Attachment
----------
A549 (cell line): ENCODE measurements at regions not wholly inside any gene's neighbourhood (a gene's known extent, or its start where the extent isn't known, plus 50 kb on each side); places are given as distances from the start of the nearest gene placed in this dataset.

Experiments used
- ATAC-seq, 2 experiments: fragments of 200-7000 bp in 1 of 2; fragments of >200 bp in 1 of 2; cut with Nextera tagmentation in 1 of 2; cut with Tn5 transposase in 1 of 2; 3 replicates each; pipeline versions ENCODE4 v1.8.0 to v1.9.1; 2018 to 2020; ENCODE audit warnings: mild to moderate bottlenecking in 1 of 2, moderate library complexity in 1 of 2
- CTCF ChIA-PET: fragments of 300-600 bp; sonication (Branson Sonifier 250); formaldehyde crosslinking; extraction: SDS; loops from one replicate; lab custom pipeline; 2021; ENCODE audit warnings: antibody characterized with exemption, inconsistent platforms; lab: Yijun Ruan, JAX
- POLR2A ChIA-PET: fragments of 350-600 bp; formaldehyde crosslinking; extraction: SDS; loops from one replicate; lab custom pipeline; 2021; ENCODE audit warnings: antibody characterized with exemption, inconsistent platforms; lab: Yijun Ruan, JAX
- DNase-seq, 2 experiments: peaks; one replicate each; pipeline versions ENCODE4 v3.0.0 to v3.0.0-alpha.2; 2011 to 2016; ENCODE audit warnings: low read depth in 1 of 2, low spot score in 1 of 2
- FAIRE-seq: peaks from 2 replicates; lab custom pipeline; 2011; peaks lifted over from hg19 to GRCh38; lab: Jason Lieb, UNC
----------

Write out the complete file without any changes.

A549 (cell line): ENCODE measurements at regions not wholly inside any gene's neighbourhood (a gene's known extent, or its start where the extent isn't known, plus 50 kb on each side); places are given as distances from the start of the nearest gene placed in this dataset.

Experiments used
- ATAC-seq, 2 experiments: fragments of 200-7000 bp in 1 of 2; fragments of >200 bp in 1 of 2; cut with Nextera tagmentation in 1 of 2; cut with Tn5 transposase in 1 of 2; 3 replicates each; pipeline versions ENCODE4 v1.8.0 to v1.9.1; 2018 to 2020; ENCODE audit warnings: mild to moderate bottlenecking in 1 of 2, moderate library complexity in 1 of 2
- CTCF ChIA-PET: fragments of 300-600 bp; sonication (Branson Sonifier 250); formaldehyde crosslinking; extraction: SDS; loops from one replicate; lab custom pipeline; 2021; ENCODE audit warnings: antibody characterized with exemption, inconsistent platforms; lab: Yijun Ruan, JAX
- POLR2A ChIA-PET: fragments of 350-600 bp; formaldehyde crosslinking; extraction: SDS; loops from one replicate; lab custom pipeline; 2021; ENCODE audit warnings: antibody characterized with exemption, inconsistent platforms; lab: Yijun Ruan, JAX
- DNase-seq, 2 experiments: peaks; one replicate each; pipeline versions ENCODE4 v3.0.0 to v3.0.0-alpha.2; 2011 to 2016; ENCODE audit warnings: low read depth in 1 of 2, low spot score in 1 of 2
- FAIRE-seq: peaks from 2 replicates; lab custom pipeline; 2011; peaks lifted over from hg19 to GRCh38; lab: Jason Lieb, UNC